> Tweeters mailing list
> <Tweeters...>
> http://mailman11.u.washington.edu/mailman/listinfo/tweeters
_______________________________________________
Tweeters mailing list
<Tweeters...>
http://mailman11.u.washington.edu/mailman/listinfo/tweeters
 

Back to top
Date: 6/29/20 8:54 pm
From: Sharon Howard <clmssh...>
Subject: [Tweeters] Help with bird identification ?

Recently there has been a single bird at our feeder in Lower Sunset Hill that is larger than a finch or a sparrow that spends a lot of time at our feeder. It is roughly the size of an American Robin. It is a grayish buff all over with dark eyes and a bill a bit darker than the rest of the bird, but not black. It has wing bars that are bit darker than the rest of the bird and a darker brown under the tail. The wing bars are not a color in strong contrast to the rest of the bird. I think it may be a female cow bird, but am not sure and welcome any suggestions or ideas. I have photos, but they are not great and couldn’t load for this submission. I can email if that would help. Thank you for any help.

Sharon Howard
Ballard
_______________________________________________
Tweeters mailing list
<Tweeters...>
http://mailman11.u.washington.edu/mailman/listinfo/tweeters
 

Back to top
Date: 6/29/20 7:43 pm
From: Mary Saylor <birder...>
Subject: Re: [Tweeters] Great Horned Owl-- but still maybe Barred (was unknown night bird)
Kelly I think you must be right! Thanks!

Mary

> On Jun 29, 2020, at 6:09 PM, <mcallisters4...> wrote:
>
> Mary, For what it’s worth I went through a similar effort to identify a screeching owl at Woodard Bay probably 30 years ago. I spent a couple of hours, at night, at Al Wald’s house, listening to the screeching sound and, eventually seeing more than one owl in flight. I remember concluding that the screeching bird was a flighted juvenile. I feel fairly certain it was trying to get one of its parents to bring it food and it would occasionally fly in pursuit of one of the parents. When I listened to your recordings I thought they sounded similar to the screeching I heard way back when. However, I wasn’t certain. In any case, I think you’re on the right track.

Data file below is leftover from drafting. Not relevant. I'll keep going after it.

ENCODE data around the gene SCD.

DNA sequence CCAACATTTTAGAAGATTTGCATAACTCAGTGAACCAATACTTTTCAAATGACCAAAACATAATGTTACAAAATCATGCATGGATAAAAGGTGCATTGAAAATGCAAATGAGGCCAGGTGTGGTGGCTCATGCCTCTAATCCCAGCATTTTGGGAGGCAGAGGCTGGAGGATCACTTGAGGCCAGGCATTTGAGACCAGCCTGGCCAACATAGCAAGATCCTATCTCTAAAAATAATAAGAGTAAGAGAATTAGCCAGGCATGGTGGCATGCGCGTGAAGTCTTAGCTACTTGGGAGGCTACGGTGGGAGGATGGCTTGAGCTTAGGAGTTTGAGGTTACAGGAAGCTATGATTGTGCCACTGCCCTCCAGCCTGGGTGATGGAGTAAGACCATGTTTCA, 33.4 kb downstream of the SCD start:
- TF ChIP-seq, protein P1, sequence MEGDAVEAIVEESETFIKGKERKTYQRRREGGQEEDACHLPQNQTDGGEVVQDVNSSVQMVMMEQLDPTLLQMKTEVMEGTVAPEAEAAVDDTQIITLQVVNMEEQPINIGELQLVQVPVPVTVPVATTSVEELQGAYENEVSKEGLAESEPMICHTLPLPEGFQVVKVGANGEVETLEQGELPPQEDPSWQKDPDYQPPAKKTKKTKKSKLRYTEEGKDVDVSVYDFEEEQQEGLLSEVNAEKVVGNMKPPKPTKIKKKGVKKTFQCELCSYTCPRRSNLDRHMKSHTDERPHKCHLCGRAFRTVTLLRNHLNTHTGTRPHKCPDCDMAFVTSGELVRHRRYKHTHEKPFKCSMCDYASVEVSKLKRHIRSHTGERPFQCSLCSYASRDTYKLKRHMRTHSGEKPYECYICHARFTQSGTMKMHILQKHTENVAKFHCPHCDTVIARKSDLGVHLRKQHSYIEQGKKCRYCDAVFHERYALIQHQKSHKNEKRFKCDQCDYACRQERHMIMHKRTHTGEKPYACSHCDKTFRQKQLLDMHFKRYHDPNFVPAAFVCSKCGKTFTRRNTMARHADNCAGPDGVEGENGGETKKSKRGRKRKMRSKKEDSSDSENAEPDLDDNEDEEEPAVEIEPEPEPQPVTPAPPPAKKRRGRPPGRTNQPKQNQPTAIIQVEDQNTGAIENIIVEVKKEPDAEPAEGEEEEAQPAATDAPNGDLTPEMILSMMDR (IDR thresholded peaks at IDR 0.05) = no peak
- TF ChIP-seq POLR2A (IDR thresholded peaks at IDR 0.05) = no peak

>
> Kelly McAllister
> Olympia
>
> From: Tweeters <tweeters-bounces...> On Behalf Of Mary Saylor
> Sent: Monday, June 29, 2020 5:44 PM
> To: tweeters <tweeters...>
> Subject: [Tweeters] Great Horned Owl-- but still maybe Barred (was unknown night bird)
>
> Hi Tweeters,
>
> I got some great help both on and off list about my unknown night bird, which helped me narrow it down to either Barred or Great Horned Owl. It’s definitely not young Barred Owl begging calls. The young Great Horned owl begging calls I’ve listened to online are closer, but still not quite right. I’m thinking it was upset adult owls, although the time is certainly right for begging young owls. In the first clip I shared you can also hear a lot of what I’ve realized is bill clacking:
>
> https://www.dropbox.com/s/q7h22924e5bk03c/Calls1.mp3?dl=0 <https://www.dropbox.com/s/q7h22924e5bk03c/Calls1.mp3?dl=0>
>
> We saw the owls fly over while I recorded the clip above, so it’s definitely either adults or flighted young ones. I don’t know whether they still make begging calls when they are capable of flight, but I’m guessing yes.
>
> I’m leaning toward Great Horned Owl. I regularly hear Great Horned Owls singing their duet in our neighborhood in late winter/early spring.
>
> Here are some adult owls screeching:
>
> Barred Owl:
>
> https://www.youtube.com/watch?v=dMY9WjcmEk0 <https://www.youtube.com/watch?v=dMY9WjcmEk0>
>